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Gotland Picture Stones

This text is originally from a now defunct website from Länsmuseet på Gotland

The Picture Stones at the Historical Museum of Gotland

Historic sources

For well over a millennium and a half, the Gotlanders erected skilfully carved stones that were decorated with symbols of renown, death and resurrection, dramatic scenes and entwined dragons filled with runes. They were probably erected both in memorium and honour of the deceased, and to foster the contemporary cults. Today, these Gotlandic picture stones constitute unique monuments from our prehistory. Together they comprise an important source of knowledge of our ancestors’ world of myths and sagas, simultaneously providing us with valuable information about daily life during prehistory.

The signs and figures on the picture stones illustrate religious conceptions, housing, clothing, domesticated animals and weapons. They provide us with increased knowledge of the design of the contemporary ships and their equipment, wagons and sledges. Male figures wearing helmets without horns and well-groomed beards, women with long, plaited hair both provide a very different picture to that conjured up by many a modern imagination. Scenes of battles and sacrifice reveal an alas far too common occurrence of violence.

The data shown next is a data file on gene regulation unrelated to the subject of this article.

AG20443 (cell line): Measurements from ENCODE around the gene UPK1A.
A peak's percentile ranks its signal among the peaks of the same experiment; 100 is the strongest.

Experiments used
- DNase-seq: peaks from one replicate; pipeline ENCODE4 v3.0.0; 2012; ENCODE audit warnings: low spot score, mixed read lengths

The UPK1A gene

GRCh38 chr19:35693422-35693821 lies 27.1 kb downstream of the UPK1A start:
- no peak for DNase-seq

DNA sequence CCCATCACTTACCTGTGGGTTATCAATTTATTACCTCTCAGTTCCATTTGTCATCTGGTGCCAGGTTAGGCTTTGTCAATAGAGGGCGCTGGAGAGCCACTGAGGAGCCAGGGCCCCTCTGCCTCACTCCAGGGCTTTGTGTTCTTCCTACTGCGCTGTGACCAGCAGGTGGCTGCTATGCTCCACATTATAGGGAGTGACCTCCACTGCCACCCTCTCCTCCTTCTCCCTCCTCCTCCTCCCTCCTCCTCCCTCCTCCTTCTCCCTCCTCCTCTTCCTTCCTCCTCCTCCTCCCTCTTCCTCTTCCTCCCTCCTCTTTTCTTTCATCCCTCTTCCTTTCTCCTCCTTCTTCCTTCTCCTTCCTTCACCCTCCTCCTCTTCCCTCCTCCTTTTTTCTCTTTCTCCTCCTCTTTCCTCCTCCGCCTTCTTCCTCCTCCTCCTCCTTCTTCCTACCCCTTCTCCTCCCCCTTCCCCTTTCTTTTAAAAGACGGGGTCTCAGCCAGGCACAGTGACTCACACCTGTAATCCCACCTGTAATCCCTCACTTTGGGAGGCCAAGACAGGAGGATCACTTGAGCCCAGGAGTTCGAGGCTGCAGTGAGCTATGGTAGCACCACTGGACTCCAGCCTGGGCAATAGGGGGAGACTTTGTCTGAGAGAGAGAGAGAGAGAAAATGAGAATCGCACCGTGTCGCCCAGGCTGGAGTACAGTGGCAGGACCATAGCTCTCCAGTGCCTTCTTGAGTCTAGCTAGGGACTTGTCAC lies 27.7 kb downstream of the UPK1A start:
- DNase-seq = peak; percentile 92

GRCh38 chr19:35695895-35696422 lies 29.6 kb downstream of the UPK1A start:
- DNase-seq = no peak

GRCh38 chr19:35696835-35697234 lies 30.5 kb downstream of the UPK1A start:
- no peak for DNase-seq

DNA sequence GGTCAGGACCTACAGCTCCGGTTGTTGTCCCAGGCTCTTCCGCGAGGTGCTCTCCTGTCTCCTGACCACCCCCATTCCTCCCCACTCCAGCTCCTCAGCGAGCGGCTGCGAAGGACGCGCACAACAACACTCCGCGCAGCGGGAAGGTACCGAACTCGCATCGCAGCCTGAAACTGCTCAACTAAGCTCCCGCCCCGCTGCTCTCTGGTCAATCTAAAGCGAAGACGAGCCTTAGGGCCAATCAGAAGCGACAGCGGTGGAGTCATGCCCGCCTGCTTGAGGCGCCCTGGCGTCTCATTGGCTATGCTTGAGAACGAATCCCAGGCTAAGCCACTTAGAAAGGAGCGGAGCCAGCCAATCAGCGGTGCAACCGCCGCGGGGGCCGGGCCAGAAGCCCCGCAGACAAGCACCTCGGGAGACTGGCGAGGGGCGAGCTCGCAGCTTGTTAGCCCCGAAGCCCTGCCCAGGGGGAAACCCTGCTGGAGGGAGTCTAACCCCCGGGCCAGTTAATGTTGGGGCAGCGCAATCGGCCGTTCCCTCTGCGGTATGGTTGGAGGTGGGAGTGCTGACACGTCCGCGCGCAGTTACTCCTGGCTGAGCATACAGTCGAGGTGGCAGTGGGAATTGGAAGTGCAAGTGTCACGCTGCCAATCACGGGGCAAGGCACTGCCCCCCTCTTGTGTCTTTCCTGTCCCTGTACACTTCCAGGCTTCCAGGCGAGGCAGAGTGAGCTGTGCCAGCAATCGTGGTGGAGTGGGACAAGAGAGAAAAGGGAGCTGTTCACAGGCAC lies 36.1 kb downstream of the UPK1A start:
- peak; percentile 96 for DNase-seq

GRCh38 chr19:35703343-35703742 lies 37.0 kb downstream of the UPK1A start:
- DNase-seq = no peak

Time and place

Over 400 picture stones have been discovered to date. A few remain standing on their original site, others are on exhibition at the Historical Museum of Gotland, the National Museum of Antiquities in Stockholm and the open-air museum at Bunge, northern Gotland. A number of stones have been ‘recycled’ at a later date, having been utilized for building churches, bridges, prehistoric graves and fireplaces.

The earliest picture stones were erected some time during the 5th century and the latest during the 12th century. Dating is based on comparison with adjoining graves and their contents, or on the designs and patterns on the stones. While the earlier stones were placed on the burial sites, although rarely in the actual graves, the later stones were placed – often in groups – beside roads, bridges, sacrificial and assembly places. Their conspicuous position in the Gotlandic landscape probably attracted a great deal of attention.

The picture stones may have had an important function in religious ceremonies, constituting memorials to men who were highly respected in the prehistoric community. Smaller burial cists with small decorated stone slabs are thought to be women’s graves.